Alok Mukherjee

Chair of the Toronto Police Board for nearly a decade, Mr. Mukherjee has been outspoken about the need to curtail the police budget. A human rights activist with a lengthy career in public service, Mr. Mukherjee has led the board through some of the most turbulent moments of Chief Blair's tenure, including the G20 riots and the investigation into Mayor Rob Ford. He said none of those incidents played a role in the board's decision not to renew the chief's contract.

Michael Thompson

Mayor Rob Ford selected Councillor Thompson as his representative on the board in 2010. The board's vice-chair, Councillor Thompson said earlier this year there was "no way" he'd support extending Chief Blair's contract, citing the chief's inability to contain costs. He recently dropped a lawsuit against the board alleging he was being censored for his critical comments of the chief.

Andrew Pringle

Mr. Pringle's relationship with Chief Blair came under scrutiny last year when Councillor Doug Ford accused the two of being too friendly because of a fishing trip they took together in 2012. Mr. Pringle, former chief of staff to mayoral candidate John Tory when Mr. Tory was leader of the Ontario Progressive Conservative Party, denied there was a conflict of interest and later recused himself from board discussions about the Fords as he is raising money for Mr. Tory's campaign.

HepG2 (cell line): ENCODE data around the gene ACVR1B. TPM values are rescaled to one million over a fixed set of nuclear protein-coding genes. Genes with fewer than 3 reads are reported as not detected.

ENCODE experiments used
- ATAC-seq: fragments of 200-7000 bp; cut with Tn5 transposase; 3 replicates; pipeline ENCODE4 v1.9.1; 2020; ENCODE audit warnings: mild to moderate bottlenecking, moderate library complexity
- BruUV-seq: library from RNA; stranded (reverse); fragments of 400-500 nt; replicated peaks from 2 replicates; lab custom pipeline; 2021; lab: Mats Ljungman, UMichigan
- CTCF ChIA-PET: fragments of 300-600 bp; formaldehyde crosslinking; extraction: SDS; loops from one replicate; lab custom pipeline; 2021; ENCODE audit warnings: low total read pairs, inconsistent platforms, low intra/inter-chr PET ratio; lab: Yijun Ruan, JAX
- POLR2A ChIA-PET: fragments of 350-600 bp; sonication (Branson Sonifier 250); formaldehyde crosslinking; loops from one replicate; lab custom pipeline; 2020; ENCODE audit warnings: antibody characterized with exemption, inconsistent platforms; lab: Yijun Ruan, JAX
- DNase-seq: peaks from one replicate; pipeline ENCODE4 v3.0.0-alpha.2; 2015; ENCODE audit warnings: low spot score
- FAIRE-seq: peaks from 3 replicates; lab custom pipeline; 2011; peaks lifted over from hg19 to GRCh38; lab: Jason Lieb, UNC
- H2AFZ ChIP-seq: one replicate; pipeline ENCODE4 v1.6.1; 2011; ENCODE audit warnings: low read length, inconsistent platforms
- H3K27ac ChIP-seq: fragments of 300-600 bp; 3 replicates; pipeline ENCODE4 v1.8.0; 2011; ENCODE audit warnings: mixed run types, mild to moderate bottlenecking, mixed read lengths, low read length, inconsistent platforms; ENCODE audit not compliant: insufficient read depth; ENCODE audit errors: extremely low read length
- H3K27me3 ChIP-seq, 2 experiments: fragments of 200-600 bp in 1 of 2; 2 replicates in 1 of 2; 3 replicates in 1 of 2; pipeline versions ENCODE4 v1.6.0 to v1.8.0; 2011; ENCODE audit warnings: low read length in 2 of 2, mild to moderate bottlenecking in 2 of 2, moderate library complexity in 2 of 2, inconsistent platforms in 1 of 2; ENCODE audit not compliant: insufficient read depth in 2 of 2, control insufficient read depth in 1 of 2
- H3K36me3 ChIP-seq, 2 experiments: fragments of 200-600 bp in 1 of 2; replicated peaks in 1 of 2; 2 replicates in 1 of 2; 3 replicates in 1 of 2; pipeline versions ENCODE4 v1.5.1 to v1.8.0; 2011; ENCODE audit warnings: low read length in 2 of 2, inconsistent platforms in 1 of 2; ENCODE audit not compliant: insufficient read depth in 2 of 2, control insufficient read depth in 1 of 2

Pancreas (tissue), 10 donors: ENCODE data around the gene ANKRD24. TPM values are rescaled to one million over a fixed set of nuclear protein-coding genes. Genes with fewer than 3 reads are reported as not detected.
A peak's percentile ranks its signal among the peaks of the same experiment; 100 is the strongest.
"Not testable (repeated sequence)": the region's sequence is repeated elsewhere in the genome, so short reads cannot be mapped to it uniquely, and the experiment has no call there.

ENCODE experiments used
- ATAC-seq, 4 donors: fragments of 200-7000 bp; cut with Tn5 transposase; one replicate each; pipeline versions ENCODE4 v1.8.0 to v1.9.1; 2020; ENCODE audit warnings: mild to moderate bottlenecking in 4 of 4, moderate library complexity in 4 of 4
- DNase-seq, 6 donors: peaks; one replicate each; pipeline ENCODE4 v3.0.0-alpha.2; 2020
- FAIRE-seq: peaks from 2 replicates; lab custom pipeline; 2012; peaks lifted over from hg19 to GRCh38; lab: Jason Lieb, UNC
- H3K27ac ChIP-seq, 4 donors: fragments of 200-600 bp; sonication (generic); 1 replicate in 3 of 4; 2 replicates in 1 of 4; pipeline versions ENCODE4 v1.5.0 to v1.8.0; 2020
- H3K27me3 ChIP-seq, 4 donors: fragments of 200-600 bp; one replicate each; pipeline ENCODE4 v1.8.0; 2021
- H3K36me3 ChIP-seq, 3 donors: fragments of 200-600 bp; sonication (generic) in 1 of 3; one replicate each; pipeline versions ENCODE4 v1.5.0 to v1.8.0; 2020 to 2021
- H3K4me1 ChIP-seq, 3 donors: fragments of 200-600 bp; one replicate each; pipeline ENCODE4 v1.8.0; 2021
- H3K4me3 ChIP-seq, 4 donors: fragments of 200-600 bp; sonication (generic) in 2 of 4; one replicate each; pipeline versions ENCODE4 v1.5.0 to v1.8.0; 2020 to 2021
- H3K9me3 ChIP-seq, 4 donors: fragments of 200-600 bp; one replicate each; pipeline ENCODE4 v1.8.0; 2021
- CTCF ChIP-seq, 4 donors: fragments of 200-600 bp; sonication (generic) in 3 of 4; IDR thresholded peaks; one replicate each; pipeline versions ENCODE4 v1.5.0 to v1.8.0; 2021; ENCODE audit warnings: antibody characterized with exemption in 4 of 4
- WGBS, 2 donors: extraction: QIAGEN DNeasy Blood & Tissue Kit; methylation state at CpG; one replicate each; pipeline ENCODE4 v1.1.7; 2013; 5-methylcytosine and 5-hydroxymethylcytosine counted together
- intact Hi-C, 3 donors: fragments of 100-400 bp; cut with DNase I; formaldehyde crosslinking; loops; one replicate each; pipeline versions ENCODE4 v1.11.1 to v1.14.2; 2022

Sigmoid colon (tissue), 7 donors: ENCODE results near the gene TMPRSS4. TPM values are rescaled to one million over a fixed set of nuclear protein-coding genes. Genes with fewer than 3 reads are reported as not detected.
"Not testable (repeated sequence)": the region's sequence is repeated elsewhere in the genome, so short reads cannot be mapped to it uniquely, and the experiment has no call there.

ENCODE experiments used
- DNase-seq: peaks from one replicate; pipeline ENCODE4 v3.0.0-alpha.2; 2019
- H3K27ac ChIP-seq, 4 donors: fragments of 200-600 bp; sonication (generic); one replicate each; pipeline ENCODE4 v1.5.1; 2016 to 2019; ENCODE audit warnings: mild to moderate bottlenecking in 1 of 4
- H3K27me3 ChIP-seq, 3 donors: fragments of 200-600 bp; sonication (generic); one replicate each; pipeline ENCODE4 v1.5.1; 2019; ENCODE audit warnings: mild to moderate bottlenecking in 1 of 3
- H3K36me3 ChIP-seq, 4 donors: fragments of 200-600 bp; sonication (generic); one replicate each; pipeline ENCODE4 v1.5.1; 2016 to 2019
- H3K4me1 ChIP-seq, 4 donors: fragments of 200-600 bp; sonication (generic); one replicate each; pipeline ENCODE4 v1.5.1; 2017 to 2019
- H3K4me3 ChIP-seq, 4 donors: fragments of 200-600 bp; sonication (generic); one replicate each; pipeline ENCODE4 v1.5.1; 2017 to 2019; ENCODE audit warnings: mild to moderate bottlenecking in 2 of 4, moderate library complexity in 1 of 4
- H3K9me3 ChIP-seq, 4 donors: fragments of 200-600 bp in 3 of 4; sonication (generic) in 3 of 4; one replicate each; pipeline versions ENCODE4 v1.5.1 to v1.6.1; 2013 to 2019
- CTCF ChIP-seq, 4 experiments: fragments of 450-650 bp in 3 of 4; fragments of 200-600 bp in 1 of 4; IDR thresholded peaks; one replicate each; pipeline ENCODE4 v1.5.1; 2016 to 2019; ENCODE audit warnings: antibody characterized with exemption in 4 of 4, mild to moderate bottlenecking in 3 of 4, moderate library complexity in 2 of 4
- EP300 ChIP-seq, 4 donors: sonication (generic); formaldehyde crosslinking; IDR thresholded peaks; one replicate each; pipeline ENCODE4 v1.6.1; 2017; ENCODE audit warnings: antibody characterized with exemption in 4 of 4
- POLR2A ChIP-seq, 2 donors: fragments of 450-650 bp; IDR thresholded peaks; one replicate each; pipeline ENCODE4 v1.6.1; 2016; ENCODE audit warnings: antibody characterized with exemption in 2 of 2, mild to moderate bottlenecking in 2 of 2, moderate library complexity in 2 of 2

Dhun Noria

Dr. Noria was one of two board members who took issue with Councillor Thompson's critical comments of Chief Blair, according to court documents. Speaking out against allegations that the board was too closely aligned with the chief, Dr. Noria said she and her fellow members constantly question and hold the chief accountable. She has praised Chief Blair in the past and rejected the notion he has a political agenda. The two-time breast cancer survivor is well-known for her philanthropy.